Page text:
Clint Eastwood’s PLAY MISTY FOR ME

An early female stalker gem, the ambiguously titled Play Misty For Me is both an A-list thriller and the directorial debut of one of Hollywood’s chosen: Clint Eastwood.

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He also stars in the film. As Dave Garver, a smooth-voiced Carmel, California radio DJ, Eastwood is both engaging and convincing. His voice does sound like it belongs on the radio. He is tall and handsome and would have no problem collecting women—such as he does. And he, staying true to his Western-born film persona, has the detached, controlled demeanor of a man who enjoys one night stands, is uncomfortable with commitment, and is silently reflective about life and career.

Dave meets Evelyn Draper (Jessica Walter) at a local bar. The meeting didn’t happen by chance, Evelyn is an ardent fan of Dave’s radio show—she’s the girl that always calls in and whispers “play ‘Misty’ for me” (the Erroll Garner Jazz favorite). During one of his broadcasts Dave mentioned the name of the local bar where he hangs out, so Evelyn, comely and available, perched herself on a stool and waited.

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Dave has a penchant for “no strings attached” sex and Evelyn is game, so there’s no problem: at least not at first. But the problems do come. It seems Evelyn wants more than Dave does. A day after their rendezvous she shows up unannounced with groceries expecting to cook dinner. Soon afterwards she’s tailing his car and calling him from a phone booth outside of his favorite watering hole, and in the first of many unhinged moments, barges in on Dave’s potentially career changing job interview. Oh, and she’s in his house waiting for him when he comes home: with a knife!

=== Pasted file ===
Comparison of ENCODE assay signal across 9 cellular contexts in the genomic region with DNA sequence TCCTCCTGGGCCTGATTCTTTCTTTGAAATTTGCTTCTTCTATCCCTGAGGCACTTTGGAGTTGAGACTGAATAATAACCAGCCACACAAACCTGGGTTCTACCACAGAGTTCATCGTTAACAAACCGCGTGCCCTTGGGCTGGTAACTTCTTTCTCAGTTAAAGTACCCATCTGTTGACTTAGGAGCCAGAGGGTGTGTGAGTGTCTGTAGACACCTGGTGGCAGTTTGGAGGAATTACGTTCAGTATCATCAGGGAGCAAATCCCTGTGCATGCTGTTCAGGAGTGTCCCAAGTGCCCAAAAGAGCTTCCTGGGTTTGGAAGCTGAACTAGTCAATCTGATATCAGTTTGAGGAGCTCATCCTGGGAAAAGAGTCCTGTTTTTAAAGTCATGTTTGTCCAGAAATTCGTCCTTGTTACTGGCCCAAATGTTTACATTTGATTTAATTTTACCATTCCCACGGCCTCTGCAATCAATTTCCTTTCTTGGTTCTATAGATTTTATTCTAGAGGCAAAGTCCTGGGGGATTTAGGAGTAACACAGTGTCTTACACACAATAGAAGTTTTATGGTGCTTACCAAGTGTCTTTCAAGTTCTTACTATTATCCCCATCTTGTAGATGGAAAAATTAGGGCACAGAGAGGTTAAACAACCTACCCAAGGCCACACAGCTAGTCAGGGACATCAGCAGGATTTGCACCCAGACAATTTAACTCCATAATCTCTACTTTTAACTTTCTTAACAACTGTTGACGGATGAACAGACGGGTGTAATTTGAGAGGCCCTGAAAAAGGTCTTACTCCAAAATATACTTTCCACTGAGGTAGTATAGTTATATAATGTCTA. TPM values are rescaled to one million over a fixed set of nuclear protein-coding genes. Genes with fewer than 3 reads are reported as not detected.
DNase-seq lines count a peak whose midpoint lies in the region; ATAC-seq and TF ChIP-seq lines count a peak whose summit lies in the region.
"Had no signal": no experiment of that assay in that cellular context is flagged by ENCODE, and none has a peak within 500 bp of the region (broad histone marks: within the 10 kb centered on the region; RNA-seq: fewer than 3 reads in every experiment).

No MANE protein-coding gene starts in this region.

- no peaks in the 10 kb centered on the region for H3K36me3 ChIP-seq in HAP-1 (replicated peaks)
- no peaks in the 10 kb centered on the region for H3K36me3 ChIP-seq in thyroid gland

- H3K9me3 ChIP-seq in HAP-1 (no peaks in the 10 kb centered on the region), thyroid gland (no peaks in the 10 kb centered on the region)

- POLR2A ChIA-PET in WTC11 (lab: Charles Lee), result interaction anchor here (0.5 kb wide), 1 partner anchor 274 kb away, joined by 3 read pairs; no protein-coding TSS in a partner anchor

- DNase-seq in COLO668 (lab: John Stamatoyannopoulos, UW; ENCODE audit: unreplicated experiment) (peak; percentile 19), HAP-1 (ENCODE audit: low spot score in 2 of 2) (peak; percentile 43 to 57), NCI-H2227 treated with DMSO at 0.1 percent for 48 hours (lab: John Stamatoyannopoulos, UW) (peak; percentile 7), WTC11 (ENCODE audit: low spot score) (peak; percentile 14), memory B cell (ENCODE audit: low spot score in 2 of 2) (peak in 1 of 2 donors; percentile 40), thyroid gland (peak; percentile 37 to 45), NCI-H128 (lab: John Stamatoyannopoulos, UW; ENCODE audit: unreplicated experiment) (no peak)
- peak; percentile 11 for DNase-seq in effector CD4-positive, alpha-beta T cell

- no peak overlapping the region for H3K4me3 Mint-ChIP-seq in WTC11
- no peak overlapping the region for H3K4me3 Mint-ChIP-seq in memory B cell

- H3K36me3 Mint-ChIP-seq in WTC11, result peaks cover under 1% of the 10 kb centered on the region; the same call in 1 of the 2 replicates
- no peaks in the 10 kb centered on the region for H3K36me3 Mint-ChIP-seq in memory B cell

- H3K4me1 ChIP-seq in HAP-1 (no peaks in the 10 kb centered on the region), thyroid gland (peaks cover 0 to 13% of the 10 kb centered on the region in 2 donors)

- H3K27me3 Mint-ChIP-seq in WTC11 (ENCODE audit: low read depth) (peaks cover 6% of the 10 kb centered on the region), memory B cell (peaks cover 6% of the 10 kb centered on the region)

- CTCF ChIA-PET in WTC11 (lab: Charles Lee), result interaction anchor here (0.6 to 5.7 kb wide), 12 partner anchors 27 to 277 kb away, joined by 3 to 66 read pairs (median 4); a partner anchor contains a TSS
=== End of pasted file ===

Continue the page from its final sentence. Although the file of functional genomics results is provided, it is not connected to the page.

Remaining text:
At the crossroads of the “free love” sixties and the more dangerously promiscuous seventies, Play Misty For Me is both a product of its time and timeless: (1987’s Fatal Attraction is basically an homage). And the action is skillfully modulated. Evelyn’s sudden and profane outbursts evolve into violent manipulation (she slits her wrists to garner sympathy), while Dave’s discretion and reserve makes him inclined to try and handle a rapidly advancing situation on his own.

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Outstanding performances from Donna Mills as Tobie, Dave’s ex, and Jessica Walter as Evelyn (she’s just as terrifying as Glenn Close in Fatal Attraction), breathtaking cinematography (expansive tours of the cliffs, valleys and fields of Carmel), and a genuinely clever third act twist make Play Misty For Me necessary viewing. A finely effective tale of bloody violence, circumstance and obsession.

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Josiah Howard

Josiah Howard lives in New York City. His writing credits include articles for The New York Times, The Village Voice and Motion Picture. Currently he is adapting a previously published work for the big screen. A veteran of more than one hundred radio broadcasts, he is a regular contributor to the film review website Grindhouse Cinema Database and in 2014 was featured in five episodes of TV One’s award-winning documentary series Unsung.

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